Advice from the Greats & a Terrifying Revelation

I worked up the courage a while ago to ask a question. A question I’ve been struggling with since before I started this blog, over a year ago. Then I needed to work up the courage to post this.

I didn’t just ask my Facebook friends. I humbly asked three honest-to-goodness published, famous authors I look up to.



And even crazier, they responded to me.



  • Eeach of the authors I asked responded–amazing.
  • Each of them had a different perspective on the answer, but they were similar answers.
  • Each of the authors like the other authors’ tweets, showing that, to some extent, they all agreed with what each other.


“Do you want to be an online personality or a novelist?”


Brent Weeks’ question began haunting me.

Why did I start this blog? The more I see on Pinterest from ‘professional’ bloggers, the more I asked myself this question. They’re doing it to make some money on the side, either lots of it or enough to supplement other income. They’re promoting DIY projects, new products, recipes, etc.

I’m not here to sell you anything. That’s not why I started this blog. I started the blog because I had decided to self-publish, and countless articles said that having a blog was essential before self-publishing. Growing an audience, a readership. I thought I’d share my writing journey, grow some similarly-minded writers, and share advice along the way.

I started this blog because I heard that writers need to have an online presence even for seeking agents for traditional publishing. That agents won’t sign with you if you don’t have a blog. I don’t think this is universally true, but they framed it in a way that if you didn’t have a thriving blog, you were kicking yourself in the shins. Never mind even trying to write the book at the same time.

With a polished first draft of a novel sitting ready on my laptop, I first had to worry about a blog. Worry about creating an ‘author platform’ for myself. Worry about gaining followers. I don’t have many. Worry about how releasing my first novel would mean getting the second in the series out within no more than a year after the first because your audience wouldn’t wait that long for another. Worry about making an online personality for myself. Not being a novelist.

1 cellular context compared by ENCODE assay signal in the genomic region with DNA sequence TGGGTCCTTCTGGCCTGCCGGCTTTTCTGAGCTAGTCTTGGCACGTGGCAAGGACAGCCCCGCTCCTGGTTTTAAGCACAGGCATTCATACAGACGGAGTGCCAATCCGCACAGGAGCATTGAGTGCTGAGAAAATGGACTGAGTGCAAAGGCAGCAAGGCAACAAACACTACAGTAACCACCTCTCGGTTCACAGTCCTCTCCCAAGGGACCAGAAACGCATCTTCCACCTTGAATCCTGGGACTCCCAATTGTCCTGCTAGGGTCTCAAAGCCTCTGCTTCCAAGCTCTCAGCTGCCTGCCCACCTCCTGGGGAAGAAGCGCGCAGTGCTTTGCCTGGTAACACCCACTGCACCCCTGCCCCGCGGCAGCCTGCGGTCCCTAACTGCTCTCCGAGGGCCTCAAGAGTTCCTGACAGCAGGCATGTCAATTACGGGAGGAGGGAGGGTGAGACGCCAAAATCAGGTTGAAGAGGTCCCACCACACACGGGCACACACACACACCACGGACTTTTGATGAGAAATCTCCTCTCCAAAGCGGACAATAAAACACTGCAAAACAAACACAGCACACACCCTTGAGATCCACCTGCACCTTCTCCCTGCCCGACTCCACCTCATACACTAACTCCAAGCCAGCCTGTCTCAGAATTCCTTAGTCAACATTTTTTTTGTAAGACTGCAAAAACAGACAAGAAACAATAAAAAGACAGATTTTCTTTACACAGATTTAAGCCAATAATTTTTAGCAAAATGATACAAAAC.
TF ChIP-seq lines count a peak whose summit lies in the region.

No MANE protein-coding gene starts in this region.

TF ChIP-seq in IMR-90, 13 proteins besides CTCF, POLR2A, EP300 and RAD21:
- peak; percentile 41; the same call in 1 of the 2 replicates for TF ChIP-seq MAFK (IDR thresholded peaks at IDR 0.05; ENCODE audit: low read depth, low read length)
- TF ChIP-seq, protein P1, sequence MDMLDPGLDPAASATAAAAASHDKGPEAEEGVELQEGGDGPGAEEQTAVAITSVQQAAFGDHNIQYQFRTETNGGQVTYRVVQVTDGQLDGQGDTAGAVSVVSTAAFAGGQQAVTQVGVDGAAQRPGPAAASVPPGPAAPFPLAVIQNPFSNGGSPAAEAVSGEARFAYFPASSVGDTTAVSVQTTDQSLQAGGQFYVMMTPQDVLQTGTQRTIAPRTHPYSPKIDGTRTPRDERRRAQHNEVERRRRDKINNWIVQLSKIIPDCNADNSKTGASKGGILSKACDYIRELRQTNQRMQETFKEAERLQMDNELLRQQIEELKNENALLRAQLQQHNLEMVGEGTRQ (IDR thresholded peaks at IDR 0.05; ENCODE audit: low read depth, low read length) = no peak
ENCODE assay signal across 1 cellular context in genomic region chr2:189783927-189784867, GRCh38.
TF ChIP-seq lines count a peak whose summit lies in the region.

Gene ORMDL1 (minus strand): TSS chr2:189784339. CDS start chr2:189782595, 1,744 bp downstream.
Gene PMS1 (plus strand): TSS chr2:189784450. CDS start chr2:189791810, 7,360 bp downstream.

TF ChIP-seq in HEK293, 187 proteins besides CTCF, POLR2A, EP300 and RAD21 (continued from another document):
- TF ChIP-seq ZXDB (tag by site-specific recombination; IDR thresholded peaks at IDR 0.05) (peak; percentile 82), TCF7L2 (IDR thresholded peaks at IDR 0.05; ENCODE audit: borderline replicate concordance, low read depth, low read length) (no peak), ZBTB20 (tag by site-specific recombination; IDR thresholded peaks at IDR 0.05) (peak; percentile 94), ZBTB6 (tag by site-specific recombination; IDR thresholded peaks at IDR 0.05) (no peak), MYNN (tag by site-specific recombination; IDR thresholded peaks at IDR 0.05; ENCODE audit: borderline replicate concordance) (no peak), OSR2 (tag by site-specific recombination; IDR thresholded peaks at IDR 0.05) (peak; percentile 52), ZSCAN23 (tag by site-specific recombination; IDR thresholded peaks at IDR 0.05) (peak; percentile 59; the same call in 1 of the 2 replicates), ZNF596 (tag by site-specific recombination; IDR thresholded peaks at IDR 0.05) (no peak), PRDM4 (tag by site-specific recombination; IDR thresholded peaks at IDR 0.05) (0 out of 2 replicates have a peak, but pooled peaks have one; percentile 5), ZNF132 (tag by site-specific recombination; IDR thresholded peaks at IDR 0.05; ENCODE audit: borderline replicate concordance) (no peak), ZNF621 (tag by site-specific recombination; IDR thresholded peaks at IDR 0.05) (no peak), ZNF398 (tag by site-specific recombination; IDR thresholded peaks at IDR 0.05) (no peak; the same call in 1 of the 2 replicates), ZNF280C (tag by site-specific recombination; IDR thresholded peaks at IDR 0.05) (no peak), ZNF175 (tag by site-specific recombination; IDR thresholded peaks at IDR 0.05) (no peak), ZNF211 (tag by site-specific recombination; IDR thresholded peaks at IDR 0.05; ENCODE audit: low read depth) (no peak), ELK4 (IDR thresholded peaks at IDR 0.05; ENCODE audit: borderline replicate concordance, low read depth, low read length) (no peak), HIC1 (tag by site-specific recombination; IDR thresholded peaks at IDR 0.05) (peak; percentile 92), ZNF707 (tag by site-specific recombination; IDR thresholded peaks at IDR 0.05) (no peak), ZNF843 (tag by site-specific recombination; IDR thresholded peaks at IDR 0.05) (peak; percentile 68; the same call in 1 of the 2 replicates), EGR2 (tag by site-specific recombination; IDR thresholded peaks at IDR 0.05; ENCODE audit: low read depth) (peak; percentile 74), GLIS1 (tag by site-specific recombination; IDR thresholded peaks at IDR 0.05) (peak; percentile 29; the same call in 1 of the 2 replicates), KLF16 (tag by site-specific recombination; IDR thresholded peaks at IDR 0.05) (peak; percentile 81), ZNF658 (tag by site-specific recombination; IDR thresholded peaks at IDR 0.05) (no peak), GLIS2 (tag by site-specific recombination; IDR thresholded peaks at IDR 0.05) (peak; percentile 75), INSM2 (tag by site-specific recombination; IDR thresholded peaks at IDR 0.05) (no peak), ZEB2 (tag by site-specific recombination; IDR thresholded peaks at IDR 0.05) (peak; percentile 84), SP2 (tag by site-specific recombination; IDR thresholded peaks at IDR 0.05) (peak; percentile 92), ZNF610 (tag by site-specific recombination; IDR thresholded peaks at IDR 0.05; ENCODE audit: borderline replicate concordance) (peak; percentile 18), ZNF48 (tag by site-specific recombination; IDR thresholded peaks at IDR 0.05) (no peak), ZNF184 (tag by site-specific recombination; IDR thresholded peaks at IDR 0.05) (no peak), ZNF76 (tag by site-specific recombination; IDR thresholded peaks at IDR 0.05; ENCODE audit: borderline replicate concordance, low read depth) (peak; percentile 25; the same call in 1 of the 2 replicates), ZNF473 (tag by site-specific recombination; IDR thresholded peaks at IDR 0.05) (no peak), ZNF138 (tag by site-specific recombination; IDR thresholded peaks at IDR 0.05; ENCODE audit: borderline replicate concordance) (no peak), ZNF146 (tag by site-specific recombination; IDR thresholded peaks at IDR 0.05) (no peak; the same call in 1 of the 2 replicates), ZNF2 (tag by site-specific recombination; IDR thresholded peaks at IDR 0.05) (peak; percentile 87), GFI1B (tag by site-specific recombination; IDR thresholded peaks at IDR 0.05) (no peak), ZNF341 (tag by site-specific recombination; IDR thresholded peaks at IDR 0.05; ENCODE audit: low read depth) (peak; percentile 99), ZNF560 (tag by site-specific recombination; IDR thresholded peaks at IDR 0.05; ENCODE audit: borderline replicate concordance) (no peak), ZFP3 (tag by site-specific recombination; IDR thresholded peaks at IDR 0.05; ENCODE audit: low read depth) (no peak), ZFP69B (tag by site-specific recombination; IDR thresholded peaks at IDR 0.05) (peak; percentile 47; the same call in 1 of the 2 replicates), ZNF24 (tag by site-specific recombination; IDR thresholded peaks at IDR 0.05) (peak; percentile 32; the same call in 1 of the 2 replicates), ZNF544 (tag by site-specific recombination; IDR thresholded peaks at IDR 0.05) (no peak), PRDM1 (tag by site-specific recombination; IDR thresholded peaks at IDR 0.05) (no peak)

That’s not me.

As a writer with only a few short stories published, I feel fake shelling out piles of ‘how-to’s’ on writing, pretending like I know everything to hook another reader. And I feel the same way reading others blogs offering advice on writing the best dialogue, the darkest villains, etc. If you haven’t published anything, by what basis are you offering this advice?

And while I stress on getting blog articles out to keep the blog going, I set my writing more and more to the side.

That’s bad. That’s down right the opposite of what needs to happen.

It became a chore. If I wasn’t writing posts on my blog or working on my novel, I felt more and more guilty until now, turning on my laptop for the express purpose to sit down and write gives me roiling anxiety.

I’m not a blogger personality. I’m a creative writer. I’m a fan-fiction enthusiast who delights in complicated villains and shades of grey and have won several contests doing just that. I enjoy grappling with turning the usual way things should go on its head and surprising readers. Tell me I need to write a story about a kiss and I’ll give you love lost and poisoned, a lingering cruel brand on a cheek. That’s me.

I don’t want to be an internet personality. I wanna write. I want to get back into the grit and not worry about blog stats and followers. My writing should speak first.

I’m going to stop putting expectations of thriving success on my shoulders. Of the how-to’s and ‘tips for success.’ Not a single one matters if I’m not writing. Instead of listening to Pinterest, I’m going to listen to me for a while. That had gotten me the farthest.

I’m going to disappear for a while.

See you all on the other side of…writing.


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